Ozone Generator: Should I Buy One?

Everything You Need To Know About Ozone Generators!

Four Things You Need to Know to Purchase an Ozone Generator

There are several key things you need to know before you can buy an ozone generator. Before going into details, however, it is important to note that we are talking about corona discharge type ozone generators.

These are the most important type of commercial/industrial ozone generators. There are other types of ozone generators, but non corona discharge units are mostly for use in small scale applications, producing typically less than half a pound per day or less than 10 grams per hour of ozone.

This article will review the key selection factors and how it relates to various applications for ozone and the impact on the cost of an ozone generator.

The key factors include:

1. Output: This is how much ozone the machine makes, normally quoted in grams per hour or pounds per day.

2. Concentration: Ozone can be produced at different concentrations ranging from 1-12 weight percent. The concentration of ozone has an effect on most applications and also affects machine output.

3. Gas Feed: you must have a source of feed gas containing oxygen, there are three choices: dry air, oxygen concentrated from air or purchased oxygen (either as liquid oxygen (LOX) or compressed oxygen in cylinders).

4. Generator Cooling: Ozone generator create heat that must be removed, the options for removing this heat are air cooling or water cooling.

Selecting the proper combination of features depends strongly on the application. For example, in water treatment applications higher concentrations of ozone are used while in air treatment applications lower concentrations can be selected.

Ozone Generator Cooling

All ozone generators create heat as a result of the ozone production process. The generator must be kept cool since as the gas temperature increases the ozone will break down back into oxygen making the process inefficient. Ozone generator manufacturers provide their ozone output and concentration data based on a specific operating temperature, usually 68-72 degrees Fahrenheit.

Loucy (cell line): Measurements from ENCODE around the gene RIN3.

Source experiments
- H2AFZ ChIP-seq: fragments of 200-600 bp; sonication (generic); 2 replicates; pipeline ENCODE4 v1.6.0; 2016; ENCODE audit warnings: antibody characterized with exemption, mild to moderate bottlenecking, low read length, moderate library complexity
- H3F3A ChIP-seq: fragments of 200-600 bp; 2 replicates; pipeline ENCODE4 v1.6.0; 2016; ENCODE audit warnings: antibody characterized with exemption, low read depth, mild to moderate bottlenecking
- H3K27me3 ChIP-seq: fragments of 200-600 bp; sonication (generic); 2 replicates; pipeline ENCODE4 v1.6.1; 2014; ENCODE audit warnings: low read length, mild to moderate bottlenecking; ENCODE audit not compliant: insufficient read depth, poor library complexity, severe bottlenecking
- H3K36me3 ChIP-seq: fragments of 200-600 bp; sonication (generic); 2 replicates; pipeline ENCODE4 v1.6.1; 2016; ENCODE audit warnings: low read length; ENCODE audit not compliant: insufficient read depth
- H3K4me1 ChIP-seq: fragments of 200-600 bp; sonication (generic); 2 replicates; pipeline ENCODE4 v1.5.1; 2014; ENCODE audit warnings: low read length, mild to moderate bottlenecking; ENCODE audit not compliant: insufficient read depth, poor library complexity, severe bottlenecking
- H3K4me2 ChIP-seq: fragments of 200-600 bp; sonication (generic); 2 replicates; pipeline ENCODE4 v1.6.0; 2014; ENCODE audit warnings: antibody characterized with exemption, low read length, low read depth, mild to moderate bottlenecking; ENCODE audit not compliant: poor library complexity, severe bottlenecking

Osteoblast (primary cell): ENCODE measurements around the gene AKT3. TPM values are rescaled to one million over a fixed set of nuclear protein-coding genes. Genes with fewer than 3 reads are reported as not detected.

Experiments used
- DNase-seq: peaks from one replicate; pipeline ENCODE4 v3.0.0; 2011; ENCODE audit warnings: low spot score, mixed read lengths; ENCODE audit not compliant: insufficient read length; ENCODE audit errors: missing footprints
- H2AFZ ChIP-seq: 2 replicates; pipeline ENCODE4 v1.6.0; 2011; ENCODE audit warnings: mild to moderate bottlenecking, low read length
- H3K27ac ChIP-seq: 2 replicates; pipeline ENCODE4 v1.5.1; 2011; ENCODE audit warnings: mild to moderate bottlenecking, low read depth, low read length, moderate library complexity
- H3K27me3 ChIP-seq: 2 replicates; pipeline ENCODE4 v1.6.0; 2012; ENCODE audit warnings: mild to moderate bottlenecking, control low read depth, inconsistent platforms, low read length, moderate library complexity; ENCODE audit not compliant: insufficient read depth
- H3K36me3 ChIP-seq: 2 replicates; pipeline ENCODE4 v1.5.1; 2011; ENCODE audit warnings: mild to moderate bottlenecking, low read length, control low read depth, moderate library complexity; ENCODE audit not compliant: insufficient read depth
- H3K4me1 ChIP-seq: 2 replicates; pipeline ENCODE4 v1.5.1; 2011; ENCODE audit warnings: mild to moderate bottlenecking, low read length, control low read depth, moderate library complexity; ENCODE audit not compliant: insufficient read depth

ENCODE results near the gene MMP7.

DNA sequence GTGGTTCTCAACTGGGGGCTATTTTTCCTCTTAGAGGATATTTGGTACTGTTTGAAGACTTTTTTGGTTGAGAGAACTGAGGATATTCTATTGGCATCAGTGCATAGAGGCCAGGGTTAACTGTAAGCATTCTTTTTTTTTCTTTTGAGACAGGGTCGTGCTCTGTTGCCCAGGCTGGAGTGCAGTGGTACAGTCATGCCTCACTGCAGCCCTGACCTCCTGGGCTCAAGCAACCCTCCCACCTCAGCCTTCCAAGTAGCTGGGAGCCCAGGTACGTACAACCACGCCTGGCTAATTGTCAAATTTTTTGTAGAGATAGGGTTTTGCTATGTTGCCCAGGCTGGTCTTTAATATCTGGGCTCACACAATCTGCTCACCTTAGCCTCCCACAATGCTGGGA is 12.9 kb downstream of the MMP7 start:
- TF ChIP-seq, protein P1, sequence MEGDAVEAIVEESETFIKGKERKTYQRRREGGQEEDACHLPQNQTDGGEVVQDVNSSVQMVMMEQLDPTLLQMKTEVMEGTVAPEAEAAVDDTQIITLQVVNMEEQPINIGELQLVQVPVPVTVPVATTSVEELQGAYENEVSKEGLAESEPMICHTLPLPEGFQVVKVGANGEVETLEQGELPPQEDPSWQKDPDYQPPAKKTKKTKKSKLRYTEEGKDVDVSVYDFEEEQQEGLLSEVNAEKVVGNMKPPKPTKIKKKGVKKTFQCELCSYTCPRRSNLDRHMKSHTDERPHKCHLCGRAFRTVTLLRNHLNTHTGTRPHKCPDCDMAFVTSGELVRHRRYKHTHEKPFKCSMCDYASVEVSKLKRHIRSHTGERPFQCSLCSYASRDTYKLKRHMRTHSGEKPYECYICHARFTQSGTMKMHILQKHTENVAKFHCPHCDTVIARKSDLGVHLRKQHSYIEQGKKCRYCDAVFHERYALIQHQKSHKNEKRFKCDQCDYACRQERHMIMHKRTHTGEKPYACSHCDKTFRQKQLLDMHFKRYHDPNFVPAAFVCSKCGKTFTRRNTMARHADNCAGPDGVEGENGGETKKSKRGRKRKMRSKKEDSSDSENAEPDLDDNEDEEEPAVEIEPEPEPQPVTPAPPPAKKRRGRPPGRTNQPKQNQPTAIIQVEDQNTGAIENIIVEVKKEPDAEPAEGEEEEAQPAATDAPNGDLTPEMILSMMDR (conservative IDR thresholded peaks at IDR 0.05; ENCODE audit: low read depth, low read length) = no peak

Every degree above the stipulated temperature results in a decrease of production. For example, for every degree increase in temperature the rate of ozone production decreases by 0.6% in some systems. So, if the machine was supposed to operate at 72 degrees and it is actually operated at 82 degrees the production would be reduced by 6%. Some generators shut themselves down completely at certain temperatures to prevent damage. So cooling is a critical issue for the generator

There are two common cooling methods, air cooling with fans and water cooling. Air cooling is less efficient and reduces the size of the ozone generator that can be built. In general, ozone generation of over 10 pound per day cannot be readily done with air cooled ozone systems.

Water cooled systems come in several variations. Closed loop systems use a water chiller to cool the water and cycle it continuously through the ozone generator. Water typically enters the ozone generator at around 60 degrees F and leaves at 70 degrees F.

Indirect cooling loops using ground water or other water sources are also used. Here a heat exchanger has one side connected to the ozone generator with a recycling loop and on the other side a once through flow of water available at the site. Often the water temperature is higher than optimum and a larger generator must be purchased to compensate for the loss of production.

The choice of the type of water cooling and the use of a chiller is based on an engineering study to balance the cost of the increased generator size with the cost of chilling the water.

Ozone Generator Gas Feed

Ozone generators can run on various oxygen sources such dry air, concentrated oxygen or purchased oxygen as a feed gas. First, a brief discussion of feed gases. Originally, ozone generators mainly worked with air as the feed gas. Air contains about 20% oxygen and only the oxygen can be converted to ozone. Using air as the feed gas, the maximum economic concentration of ozone that can be obtained is about 3 weight percent.